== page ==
After meeting and really falling in love with this crew on their first session at the beach in 2015, I was happily anticipating getting to do a second one on their home turf. I walked in the door to see their sweet old pup in her sunny spot on the couch, and pulled my camera out to take the first shot before I even said hello to everyone, half expecting an old lady smoker’s voice to come out instead of a bark.

They showed me their rooms, and how they play in the living room, and took me to their favorite bookstore, walking distance from home.


This isn’t something you usually hear about from photographers, because we all want to go along with the idea that photo shoots are all magic and easy and everyone always has so much fun and loves them, but honestly the only person that really wants to be having photos taken is mom, (and me). Of course there are exceptions, but in my experience everyone shows up for her. Most family members aren’t excited about it, but they do it. A huge part of my job is how I work to change the negative perceptions and attitudes they have about a session to get everyone on my team. My ultimate goal, when the shoot is over, is to have everyone thinking, “That wasn’t so bad, and actually, it was pretty easy/awesome/fun/bonding/sweet.”

Case in point. These boys were over it after ten minutes and it took a lot of work to get them on my side. When a kid has some behaviors or refuses to join in, I want to understand why. Are they tired? Shy? Bored? Trying to get attention? I first ask questions. Then I experiment with how I react to them and see what works. Over the course of this session, I learned that these kids had slept over with their grandparents the night before – so they probably hadn’t gotten the best night’s sleep. So I did what I could to make it easy on them, and include them when they were open to it, without a lot of pressure. I share this not to single these kids out, but to put this out there so you know it happens, of course it happens (basically every time). I’m not going to judge you or your kid, and most importantly, I can handle it.


PS – I will be in Seattle the weekend of May 27th and Portland the week of June 20th. Contact me if you want info on my travel sessions! 




I wake up in her room, alone.  She was up several times in the night, which is what she’s doing right now, and her Mom and Dad are rallying hardcore, doing life every day on very little sleep. I can hear her babbling from next door, her parents’ bedroom. I get up and go into their room where they are both lying on their backs, using one arm to cover their faces and one arm to keep her from falling off the bed, and I see them and I think oh yeah, I KNOW THIS FEELING.

She looks up at me bright eyed and bushy tailed, fingers in her mouth, smiling all bald like she is. To her parents I whisper, “Let’s see if she’ll let me take her. Sleep,” and scoop her up. She says, “Mama!” and we slip out into the living room to find distractions.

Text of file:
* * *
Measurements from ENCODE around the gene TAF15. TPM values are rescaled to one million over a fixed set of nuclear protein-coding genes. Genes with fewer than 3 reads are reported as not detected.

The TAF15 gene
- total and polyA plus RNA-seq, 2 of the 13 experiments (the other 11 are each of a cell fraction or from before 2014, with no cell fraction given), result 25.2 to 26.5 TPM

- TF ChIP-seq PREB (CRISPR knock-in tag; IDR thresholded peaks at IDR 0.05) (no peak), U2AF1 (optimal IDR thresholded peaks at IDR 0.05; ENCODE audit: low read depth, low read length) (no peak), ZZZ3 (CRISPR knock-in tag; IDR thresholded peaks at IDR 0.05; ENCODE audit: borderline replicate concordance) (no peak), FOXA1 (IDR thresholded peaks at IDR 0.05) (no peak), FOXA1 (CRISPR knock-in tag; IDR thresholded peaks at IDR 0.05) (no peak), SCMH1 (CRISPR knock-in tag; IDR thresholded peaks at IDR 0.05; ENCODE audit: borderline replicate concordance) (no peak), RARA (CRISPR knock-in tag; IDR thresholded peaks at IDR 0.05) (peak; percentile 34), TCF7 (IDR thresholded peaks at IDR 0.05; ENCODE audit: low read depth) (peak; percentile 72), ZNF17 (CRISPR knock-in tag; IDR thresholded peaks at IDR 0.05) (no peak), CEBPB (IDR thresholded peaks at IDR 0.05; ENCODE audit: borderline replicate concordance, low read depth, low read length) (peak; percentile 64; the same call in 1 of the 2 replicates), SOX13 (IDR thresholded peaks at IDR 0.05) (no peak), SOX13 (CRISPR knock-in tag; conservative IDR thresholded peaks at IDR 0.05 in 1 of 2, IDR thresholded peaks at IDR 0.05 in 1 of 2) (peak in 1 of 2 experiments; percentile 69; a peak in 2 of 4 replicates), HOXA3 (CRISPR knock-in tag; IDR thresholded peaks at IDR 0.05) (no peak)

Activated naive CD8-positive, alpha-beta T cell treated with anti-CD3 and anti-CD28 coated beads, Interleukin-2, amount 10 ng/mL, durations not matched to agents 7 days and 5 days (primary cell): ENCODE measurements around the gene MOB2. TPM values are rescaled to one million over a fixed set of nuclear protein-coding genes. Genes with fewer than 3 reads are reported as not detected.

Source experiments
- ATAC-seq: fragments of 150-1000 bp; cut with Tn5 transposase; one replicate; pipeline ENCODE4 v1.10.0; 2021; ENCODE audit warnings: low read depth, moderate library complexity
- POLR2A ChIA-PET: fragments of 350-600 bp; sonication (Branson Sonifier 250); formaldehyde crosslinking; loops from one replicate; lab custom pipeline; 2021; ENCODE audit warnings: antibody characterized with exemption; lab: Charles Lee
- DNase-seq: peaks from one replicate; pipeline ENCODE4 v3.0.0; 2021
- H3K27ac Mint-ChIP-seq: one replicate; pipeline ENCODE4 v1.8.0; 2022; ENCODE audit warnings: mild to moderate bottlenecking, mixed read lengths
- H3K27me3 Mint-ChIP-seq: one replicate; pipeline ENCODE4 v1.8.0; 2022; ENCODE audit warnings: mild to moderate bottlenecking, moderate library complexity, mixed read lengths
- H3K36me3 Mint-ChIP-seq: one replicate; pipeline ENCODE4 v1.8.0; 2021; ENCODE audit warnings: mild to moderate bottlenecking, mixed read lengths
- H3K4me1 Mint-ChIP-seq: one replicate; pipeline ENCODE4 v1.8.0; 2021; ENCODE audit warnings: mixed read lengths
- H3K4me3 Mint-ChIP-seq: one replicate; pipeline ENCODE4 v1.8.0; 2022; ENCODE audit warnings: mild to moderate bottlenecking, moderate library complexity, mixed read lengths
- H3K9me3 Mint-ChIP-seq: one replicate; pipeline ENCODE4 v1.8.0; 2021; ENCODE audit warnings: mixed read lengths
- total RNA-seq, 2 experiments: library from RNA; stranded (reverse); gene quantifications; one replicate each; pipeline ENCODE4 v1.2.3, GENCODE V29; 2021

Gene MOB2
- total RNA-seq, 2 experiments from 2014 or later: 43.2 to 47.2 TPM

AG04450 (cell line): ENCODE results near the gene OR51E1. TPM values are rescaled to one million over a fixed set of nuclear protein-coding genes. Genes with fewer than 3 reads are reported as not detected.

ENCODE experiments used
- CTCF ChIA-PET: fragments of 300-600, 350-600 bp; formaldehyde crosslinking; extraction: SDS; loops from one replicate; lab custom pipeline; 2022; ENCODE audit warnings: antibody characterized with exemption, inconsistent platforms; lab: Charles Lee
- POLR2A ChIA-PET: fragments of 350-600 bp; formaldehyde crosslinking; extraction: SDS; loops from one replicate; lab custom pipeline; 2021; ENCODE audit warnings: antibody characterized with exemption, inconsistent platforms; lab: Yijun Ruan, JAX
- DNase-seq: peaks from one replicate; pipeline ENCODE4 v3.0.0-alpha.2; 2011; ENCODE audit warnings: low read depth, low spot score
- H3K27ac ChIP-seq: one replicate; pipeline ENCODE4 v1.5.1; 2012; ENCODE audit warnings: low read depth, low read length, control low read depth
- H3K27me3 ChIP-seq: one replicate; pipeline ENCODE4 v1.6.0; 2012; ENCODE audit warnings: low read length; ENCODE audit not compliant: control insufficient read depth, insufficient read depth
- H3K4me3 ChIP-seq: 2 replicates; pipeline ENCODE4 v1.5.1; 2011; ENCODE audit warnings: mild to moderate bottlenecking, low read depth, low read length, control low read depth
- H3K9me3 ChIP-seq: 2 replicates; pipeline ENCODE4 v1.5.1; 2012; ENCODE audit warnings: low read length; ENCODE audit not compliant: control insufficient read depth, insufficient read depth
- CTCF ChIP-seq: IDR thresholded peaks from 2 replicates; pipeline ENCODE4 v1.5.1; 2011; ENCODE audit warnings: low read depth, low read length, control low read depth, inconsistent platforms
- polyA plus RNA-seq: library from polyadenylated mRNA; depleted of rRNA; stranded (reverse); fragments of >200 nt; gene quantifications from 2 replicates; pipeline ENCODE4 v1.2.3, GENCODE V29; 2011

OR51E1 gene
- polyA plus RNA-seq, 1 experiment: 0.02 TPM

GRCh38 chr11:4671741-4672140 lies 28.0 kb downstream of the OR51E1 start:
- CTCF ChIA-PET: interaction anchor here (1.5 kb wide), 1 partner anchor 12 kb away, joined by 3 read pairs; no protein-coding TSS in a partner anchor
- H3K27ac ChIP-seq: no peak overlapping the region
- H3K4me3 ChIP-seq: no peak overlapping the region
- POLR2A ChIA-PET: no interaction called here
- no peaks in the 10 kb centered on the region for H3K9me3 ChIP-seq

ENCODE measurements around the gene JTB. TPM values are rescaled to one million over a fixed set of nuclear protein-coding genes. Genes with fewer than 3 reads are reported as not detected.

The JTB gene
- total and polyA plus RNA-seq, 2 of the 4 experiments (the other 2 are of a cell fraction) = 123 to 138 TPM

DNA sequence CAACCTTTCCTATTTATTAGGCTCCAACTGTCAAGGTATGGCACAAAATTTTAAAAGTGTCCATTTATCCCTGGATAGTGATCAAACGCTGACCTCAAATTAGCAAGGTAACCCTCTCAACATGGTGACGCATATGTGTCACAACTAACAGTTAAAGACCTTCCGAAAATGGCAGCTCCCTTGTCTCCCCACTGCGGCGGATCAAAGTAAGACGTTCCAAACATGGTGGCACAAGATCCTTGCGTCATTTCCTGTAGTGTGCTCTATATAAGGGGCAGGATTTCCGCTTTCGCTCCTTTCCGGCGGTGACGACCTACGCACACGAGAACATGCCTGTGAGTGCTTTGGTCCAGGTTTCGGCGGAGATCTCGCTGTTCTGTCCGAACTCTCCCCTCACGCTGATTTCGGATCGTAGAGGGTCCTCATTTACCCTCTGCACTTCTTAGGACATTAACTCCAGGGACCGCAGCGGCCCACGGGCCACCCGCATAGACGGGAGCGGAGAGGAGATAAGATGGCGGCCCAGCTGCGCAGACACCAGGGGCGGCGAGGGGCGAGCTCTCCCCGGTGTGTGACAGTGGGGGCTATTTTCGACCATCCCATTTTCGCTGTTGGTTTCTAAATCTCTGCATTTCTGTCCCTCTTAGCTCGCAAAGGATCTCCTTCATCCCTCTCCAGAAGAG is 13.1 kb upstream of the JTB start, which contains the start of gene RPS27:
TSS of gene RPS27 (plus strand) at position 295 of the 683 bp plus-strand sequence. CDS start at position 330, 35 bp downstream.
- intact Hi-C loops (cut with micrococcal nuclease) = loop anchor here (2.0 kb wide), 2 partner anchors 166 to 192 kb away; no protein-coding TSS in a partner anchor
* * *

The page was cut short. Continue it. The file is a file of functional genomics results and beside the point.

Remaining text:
She is one of the first babies I’ve ever met who hasn’t LOVED ME pretty immediately. I have loved babies my whole life, as a kid was called a mother hen, and they’ve always loved me back! I am actually really good with babies. But this one, this one I’ve got to work for. She tends to look at me most of the time like I’m from outer space – like, who the hell is this crazy person who kind of looks like my dad? She is also at the age where she just wants Mom and Dad, so I enjoy little moments with her here and there, but I mostly give her space and try not to force things.

One of the things I thought might help with the creature from outer space issue is if she knew what to call me, what I WAS. Tara is hard for a new talker to say – and there really isn’t a good nickname, so she hasn’t connected me to it yet. I could tell it confused her, not to know what word meant ME. She has a few words like kitty, baby, mama, and dada, so after some ABC book reading and breakfast we sat on the couch and I tried to get her to say Auntie.

(blank stare).

Okay … maybe T. (nope).

Hmm Auntie T? (crickets)

auntie t… teetee. TeeTee? (she raises her eyebrows)

I’m TEETEE, Ellie!

And she looks at me like, OH! THAT’S RIGHT  YOU ARE TEETEE, points and says, “TeeTee!”

And then I died, content with the knowledge that yep, I still got it.




This one was really cool for me because I have known the parents for a very long time. Dad (Matt) and I went to church together as kids. His parents were the youth leaders, and I had a lot of great times with them. Matt married the most lovely person (Julie), and I have ALWAYS wanted to get my hands on their family for a shoot.

Finally got my chance.

We started off at their house and then stopped for dinner at their local fave, Tio’s Tacos, a place rich in eye candy, to say the least. Once we were technically finished, I still wanted a little more time with them and knew I had a tiny bit of light left, so we raced across town to find a hill to climb. I squeezed as much as possible out of our time together and ended in the best way possible, with portraits at dusk as the city lights came on in the distance, and warm goodbye hugs all around.